Ties between Japan and Canada after World War II were re-established by the San Francisco Peace Treaty of 1952. In 1954, the two countries sealed the Agreement Concerning Commerce. In the meantime, though, Canada acted in various ways to assist Japan's re-entry into the international community. It was at Canada's initiative that Japan was admitted membership to the Colombo Plan conference that convened in Ottawa in 1954, the same year the accord was sealed. Japan's inclusion in GATT the following year was made possible thanks to the support of both Canada and the U.S. Furthermore, when Japan entered GATT, Canada was one of only a small handful of nations who accorded it most-favored-nation status.

    Again, Japan was nominated by, and had the backing of, the U.S. and Canada when it was given UN membership in 1956. Similarly, Canada demonstrated strong support for Japan's admission to the OECD in 1963. By the end of the 1950s, the Japanese economy had revived to such an extent that its GDP then compared with Canada's in scale. Canada should be accorded a place in history as one country that readily extended a helping hand when Japan was struggling to re-enter the international community.

  • Japanese techniques incorporated into Inuit woodprints

    The innate artistic abilities of the Inuit Eskimos were first noted by movieman-author James A. Houston, a Toronto native born in 1921. Houston is recognized for his efforts to promote the artistic activities of the Inuit. To improve on Inuit stone-print methods, he visited Kyoto in the mid-1950s to study Japanese woodprint techniques and then returned to the Inuit community of Cape Dorset on the island of Buffin, where he began producing woodprints on an intensive scale. That enterprise led to the modern Inuit woodprint form. Incidentally, Inuit woodprints are still based entirely on the use of traditional washi (Japanese paper) imported from Japan. Like their Japanese counterparts, Inuit woodprints also include flower-mark impressions, though they are representative of distinct Inuit communities, and in that respect, differ from the marks used by woodprint artists in Japan.

    (The images are reproduced with permission of the West Baffin Eskimo Co-operative Ltd.)

    "Lune at Sunrise" by Pitaloosie Asia (Lithograph 1994)

    "Springtime Fishing" by Arnaqu Ashevak(Lithograph/Stencil 1994)

    James A. Houston
  • A Japanese-Canadian designed the Canadian embassy in Tokyo

    The Canadian Embassy in Akasaka, Tokyo was completed in May 27, 1991 and designed by Mr. Raymond Moriyama, a Canadian architect of Japanese extraction. The ground floor of the building houses the embassy; the first floor, a gallery and a "Canada Garden" that mimics the shape of Canada. Mr. Moriyama is one of Canada's most highly regarded architects. Other buildings designed by him include the Japanese Culture Center in Toronto and Scarborough City Hall.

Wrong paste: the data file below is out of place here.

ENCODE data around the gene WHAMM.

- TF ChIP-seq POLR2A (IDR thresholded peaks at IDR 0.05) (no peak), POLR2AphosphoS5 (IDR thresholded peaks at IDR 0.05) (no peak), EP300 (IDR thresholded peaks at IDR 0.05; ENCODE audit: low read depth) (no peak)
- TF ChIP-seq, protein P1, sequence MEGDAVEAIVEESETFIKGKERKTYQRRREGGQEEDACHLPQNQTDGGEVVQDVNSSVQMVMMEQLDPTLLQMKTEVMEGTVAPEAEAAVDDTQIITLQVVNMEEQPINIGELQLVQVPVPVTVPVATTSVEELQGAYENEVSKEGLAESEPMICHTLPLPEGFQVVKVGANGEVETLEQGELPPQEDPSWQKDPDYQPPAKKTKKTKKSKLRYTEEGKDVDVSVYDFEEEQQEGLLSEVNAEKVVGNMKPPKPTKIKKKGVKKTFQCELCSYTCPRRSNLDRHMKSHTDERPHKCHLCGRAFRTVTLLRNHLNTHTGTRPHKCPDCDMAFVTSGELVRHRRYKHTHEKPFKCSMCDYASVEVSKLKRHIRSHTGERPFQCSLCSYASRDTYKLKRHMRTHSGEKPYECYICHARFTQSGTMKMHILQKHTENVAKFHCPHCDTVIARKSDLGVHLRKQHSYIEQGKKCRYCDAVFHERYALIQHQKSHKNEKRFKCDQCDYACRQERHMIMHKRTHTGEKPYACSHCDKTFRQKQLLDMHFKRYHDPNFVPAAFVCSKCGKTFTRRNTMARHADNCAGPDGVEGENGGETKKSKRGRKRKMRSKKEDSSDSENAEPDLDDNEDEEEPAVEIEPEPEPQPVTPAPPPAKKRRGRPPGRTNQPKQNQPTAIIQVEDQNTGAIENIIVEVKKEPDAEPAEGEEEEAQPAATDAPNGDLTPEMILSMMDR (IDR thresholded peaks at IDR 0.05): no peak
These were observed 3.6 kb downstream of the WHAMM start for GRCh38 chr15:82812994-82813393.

• Canada was the first foreign country the Emperor visited

    Emperor Akihito's first trip overseas was in 1953 when as Crowned Prince he attended the coronation of Queen Elizabeth of England on behalf of his father, Emperor Hirohito. For the trip he made a sea voyage to San Francisco and went overland by train to Canada, where he stopped in Toronto and Ottawa before proceeding to England.

  • Japanese tourists 3rd among Canada visitors

    A total of 17 million foreign tourists visited Canada in 1995, of which about 670,000 were Japanese, ranking them third behind Americans and Britons. Over the last seven years, the total number of tourists coming to Canada has grown by about 9%, but the number of Japanese tourists has grown by 82%. In 1995, the number of Japanese tourists jumped by about 100,000.

  • A Canadian founded the Japanese YWCA

    The YWCA in Japan was founded by Ms. Caroline McDonald. Ms. McDonald came from an old and well-known Ontario family; her father chaired the Federal Parliament. After graduating from college, she came to Japan to lay the foundations of the YWCA. She also worked for improvements in the welfare facilities at Japanese prisons. Ms. McDonald was succeeded as head of the YWCA in Japan by another Canadian, Emma Kaufman, who put in place the groundwork for the organization's current development.

  • Japanese auto plants in Canada known for quality

    A recent survey of quality control at 75 automobile factories in North America conducted by a US research firm ranked two Japanese plants in Ontario as first and second for 1995. The number one ranking plant was again ranked best in North America in 1996.